Source: U.S. Army Corps of Engineers
The CSRS will be closed from Dec. 12, 2016, to March 20, 2017, during which time the U.S. Army Corps of Engineers will make essential renovations to all the navigation locks on the Columbia River and the Snake River. No barge traffic will be able to pass during this time.
The CSRS is a vital transportation link for wheat producers in the states of Idaho, Montana, Oregon, and Washington, and serves as the No. 1 U.S. wheat export gateway. The deep draft channel supports 46 million tons of cargo each year, valued at $20 billion. The inland system supports more than 9 million tons of cargo.
Extended closures are unusual, but USW said the investment in the Pacific Northwest grain chain is a “critical part of our country’s long-term position as the world’s most reliable supplier to our customers.”
“USW and supply chain participants take any customer concerns about supply, cost impact and logistical options seriously, and is working with customers to help them minimize any possible impact before, during, and after the river system closure,” USW said.
The last extended closure occurred in 2010-11, and USW believes the grain industry will consider every logistical option to keep wheat, especially soft white (SW) wheat, flowing to export elevators.
“Significant changes will help make this closure more manageable,” USW said. “For example, total export terminal storage capacity on the Columbia River has grown substantially since 2011. The addition of an entirely new terminal, plus the construction of new storage at several others, has increased storage capacity from 564,000 tonnes to 866,000 tonnes today. The PNW’s total up-country grain storage capacity has also grown to 17.3 million tonnes from 16.4 million tonnes.”
USW said rail shipments made up 54% of SW sourced by rail during the outage in 2010-11, and rail shipping is likely to make up most of the barge capacity shortfall during this closing as well. An estimated 80% of hard red winter (HRW) and 90% of hard red spring (HRS) exported from the PNW already are sourced by rail, according to USW.
“For SW to move west, rail sourcing will have to increase as much as 25%,” USW said. “Fortunately, railroads have been investing in capacity and there are now four shuttle train loading terminals in eastern Washington, compared to two that were operational in 2010-11. The system is even better prepared to meet demand in 2016-17.”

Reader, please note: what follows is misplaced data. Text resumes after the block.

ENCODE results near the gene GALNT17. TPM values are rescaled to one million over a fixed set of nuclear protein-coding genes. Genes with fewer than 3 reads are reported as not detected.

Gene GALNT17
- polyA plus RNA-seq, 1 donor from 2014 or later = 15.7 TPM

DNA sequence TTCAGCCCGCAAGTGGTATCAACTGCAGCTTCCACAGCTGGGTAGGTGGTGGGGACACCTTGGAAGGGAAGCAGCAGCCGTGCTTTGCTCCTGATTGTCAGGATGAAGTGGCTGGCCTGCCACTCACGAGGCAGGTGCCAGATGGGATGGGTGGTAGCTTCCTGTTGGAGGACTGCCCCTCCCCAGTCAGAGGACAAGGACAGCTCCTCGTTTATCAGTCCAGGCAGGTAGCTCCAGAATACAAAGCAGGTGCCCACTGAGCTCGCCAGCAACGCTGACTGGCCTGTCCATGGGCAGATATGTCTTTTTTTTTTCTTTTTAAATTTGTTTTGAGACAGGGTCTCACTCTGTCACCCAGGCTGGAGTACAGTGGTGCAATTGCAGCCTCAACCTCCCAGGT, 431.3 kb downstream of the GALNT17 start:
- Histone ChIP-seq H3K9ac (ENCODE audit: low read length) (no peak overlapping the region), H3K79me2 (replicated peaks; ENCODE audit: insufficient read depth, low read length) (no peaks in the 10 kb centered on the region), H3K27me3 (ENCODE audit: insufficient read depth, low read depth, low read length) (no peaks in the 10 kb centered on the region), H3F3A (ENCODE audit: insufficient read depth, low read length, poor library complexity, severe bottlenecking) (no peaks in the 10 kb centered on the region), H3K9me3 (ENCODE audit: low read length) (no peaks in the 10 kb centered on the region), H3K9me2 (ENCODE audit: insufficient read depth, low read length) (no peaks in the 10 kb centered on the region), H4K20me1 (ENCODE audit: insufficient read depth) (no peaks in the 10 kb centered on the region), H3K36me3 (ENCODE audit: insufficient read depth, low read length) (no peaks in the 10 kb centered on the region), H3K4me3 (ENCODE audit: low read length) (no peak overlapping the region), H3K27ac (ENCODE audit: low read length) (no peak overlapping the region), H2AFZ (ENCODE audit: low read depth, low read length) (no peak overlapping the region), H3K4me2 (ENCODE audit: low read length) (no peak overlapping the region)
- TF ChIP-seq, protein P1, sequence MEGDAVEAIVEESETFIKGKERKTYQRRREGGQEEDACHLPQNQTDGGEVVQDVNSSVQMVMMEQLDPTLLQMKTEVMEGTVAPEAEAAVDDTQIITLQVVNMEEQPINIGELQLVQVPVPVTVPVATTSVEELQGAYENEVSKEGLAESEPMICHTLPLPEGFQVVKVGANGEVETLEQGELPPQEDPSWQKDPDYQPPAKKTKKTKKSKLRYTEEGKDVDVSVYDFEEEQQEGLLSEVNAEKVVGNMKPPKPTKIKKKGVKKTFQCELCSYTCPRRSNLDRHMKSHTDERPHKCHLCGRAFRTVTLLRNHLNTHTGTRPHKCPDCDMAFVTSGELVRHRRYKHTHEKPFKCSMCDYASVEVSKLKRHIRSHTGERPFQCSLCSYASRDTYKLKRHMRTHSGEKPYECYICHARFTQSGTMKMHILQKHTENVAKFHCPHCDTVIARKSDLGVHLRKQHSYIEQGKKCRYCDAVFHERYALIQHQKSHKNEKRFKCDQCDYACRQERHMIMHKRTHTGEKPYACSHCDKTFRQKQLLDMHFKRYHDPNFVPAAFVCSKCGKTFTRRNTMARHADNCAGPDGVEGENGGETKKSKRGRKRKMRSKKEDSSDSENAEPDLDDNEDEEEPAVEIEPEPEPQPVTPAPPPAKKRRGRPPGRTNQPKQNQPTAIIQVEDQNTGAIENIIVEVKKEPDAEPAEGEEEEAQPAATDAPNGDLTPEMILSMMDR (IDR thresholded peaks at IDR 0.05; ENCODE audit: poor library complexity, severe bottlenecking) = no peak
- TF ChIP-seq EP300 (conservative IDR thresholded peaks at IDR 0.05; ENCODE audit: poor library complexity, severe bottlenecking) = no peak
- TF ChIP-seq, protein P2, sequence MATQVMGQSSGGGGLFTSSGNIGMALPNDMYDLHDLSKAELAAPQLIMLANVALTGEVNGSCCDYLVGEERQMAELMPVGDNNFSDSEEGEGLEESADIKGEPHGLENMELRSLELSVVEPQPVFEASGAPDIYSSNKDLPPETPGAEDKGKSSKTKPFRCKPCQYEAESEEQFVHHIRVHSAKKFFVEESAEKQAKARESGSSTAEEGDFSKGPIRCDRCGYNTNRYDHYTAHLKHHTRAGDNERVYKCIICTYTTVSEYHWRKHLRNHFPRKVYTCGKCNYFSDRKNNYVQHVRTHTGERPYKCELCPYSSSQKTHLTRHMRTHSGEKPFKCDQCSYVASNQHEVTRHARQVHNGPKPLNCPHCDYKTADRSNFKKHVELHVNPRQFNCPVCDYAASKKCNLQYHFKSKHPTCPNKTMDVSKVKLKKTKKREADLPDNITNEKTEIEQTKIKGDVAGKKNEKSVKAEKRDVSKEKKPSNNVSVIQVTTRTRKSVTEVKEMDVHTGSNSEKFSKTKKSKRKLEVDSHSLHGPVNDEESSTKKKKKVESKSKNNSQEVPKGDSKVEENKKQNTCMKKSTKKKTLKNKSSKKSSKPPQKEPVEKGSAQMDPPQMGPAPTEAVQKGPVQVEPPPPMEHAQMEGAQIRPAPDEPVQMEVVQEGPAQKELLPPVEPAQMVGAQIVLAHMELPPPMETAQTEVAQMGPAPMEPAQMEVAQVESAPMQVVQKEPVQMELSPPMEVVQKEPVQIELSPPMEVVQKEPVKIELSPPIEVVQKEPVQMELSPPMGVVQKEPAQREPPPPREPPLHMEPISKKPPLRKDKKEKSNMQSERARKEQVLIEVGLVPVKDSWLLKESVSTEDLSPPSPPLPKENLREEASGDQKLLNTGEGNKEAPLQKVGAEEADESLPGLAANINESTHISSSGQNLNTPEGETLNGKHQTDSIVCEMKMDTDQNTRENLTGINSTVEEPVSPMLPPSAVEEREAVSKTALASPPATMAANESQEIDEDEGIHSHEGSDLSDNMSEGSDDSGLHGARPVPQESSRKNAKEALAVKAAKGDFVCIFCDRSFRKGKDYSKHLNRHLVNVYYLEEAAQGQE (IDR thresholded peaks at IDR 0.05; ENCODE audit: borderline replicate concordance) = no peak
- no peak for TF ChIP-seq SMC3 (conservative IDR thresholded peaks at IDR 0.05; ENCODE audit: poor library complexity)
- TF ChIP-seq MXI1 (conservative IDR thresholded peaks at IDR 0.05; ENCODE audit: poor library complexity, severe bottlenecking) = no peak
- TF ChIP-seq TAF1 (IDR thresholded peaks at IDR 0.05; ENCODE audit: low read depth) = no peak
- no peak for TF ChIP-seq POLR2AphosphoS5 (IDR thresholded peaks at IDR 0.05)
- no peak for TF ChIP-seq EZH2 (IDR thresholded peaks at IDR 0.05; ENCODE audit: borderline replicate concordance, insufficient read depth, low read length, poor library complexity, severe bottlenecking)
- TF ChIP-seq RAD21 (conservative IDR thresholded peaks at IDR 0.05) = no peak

To deal with the transportation challenges during the upgrade, USW said exporters, grain originators, barge operators, railroads, and trucking lines already are planning to minimize interruptions and costs. Alternatives include:
• Pre-positioning the maximum number of barges to load SW before the closing (the Bonneville Lock and Dam should re-open after 8 weeks, which would open facilities up river to The Dalles, about 307 kilometers east of Portland, Oregon, U.S.);
• Moving more rail cars and locomotives into the region to handle increased demand from rail-loading interior elevators;
• Coordinating truck and rail delivery from the Willamette Valley, south of Portland, Oregon.
USW also said buyers can help prepare for the maintenance period by taking a longer view of their purchase needs. The association is advising its customers to consider:
• Consulting with PNW exporters as early as possible to help give exporters more time to respond to needs and to manage their logistical challenges.
• Scheduling a meeting soon with the local USW representative to identify buying strategies that fit specific needs and capabilities;
• Analyzing inventory needs and logistical capabilities;
• Increasing SW wheat and/or flour storage;
• Increasing SW purchase cadence in the harvest and immediate post-harvest period (July-November) before the closure;• Deferring as an offset some HRW and HRS shipments from the immediate post-harvest period into the maintenance period.